A precocious child, at age two she climbed
In his lap and asked, ‘How did it all begin?’
Somewhat taken aback, The Hatter described
The Big Bang and the Seven Day theory.
Friend said, ‘I think I like the Big Bang.’

Leonard J. Cirino, excerpted from ‘# 5 Goddaughter # 2,’ Mister Hatter’s Matters (2006)

I would like to tell you a story about my godfather.

When I was very young, probably eight or nine, I desperately wanted a reindeer for Christmas. It was the only thing I had on my list, and I made it clear that this was the only thing I needed in order to be happy.

My father privately despaired, knowing how stubborn I could be, until my godfather arrived with a giant blow-up plastic reindeer. There is a photograph of me, arms around the reindeer, completely ignoring my godfather, wearing a horrible white sweatshirt with a sparkly heart on it. He has a huge smile on his face.

No, that’s not the story I want to tell you.

When my godfather lived in Albion, he would always make me Cheerios with brown sugar and milk as a snack. I’m not sure about the origins of this particular exotic dish, one I only ate in Albion (though my father would have happily provided it at home, if I’d asked). I’d sit at the table, swinging my feet, watching the red concrete floor, while my godfather puttered through the house, occasionally muttering things or laughing his deep, smoky laugh.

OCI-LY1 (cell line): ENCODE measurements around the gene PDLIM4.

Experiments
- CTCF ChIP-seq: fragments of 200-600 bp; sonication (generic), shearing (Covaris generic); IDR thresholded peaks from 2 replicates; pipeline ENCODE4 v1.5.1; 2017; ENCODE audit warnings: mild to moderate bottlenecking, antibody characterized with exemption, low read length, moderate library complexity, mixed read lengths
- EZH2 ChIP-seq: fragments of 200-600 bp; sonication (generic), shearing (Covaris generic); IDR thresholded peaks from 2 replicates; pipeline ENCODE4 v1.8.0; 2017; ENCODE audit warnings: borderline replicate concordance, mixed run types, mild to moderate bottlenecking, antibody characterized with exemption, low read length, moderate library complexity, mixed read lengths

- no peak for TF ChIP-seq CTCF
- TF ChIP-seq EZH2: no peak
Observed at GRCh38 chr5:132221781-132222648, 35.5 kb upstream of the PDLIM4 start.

Wait. That’s not the story I want to tell you either.

Once, someone’s dog got sick and we had a long conversation about life and death, my godfather and I.

No, not that story. Not today.

When my father and my godfather first met, they spent many hours in our old kitchen in Elk one night, and my godfather turned to my father and said:

‘There’s something I need to tell you.’

No, not that story. It is not mine to tell.

I cannot remember, now, which story I wanted to tell you. Can you forgive me?

My godfather gave me so many things over the course of my life: An adult to love and trust as a child, pride in one-eyed madness, the courage of my convictions, a belief in redemption, a firm and unshakable need to pursue justice for all people until my last dying breath, a love of art and beauty and nature.

He gave of himself to everyone, and this infuses my memories of him; that he was generous with his soul and his heart and everything else about him.

He was a good man, and I have a chance to say that of very few people.

My worst fear is to cast away hope,
not to gather my soul to the waves,
but to burst and howl like a child
who has never known the breast.

Leonard J. Cirino, excerpted from ‘A Perpetual Place,’ The Sane Man Speaks (1999)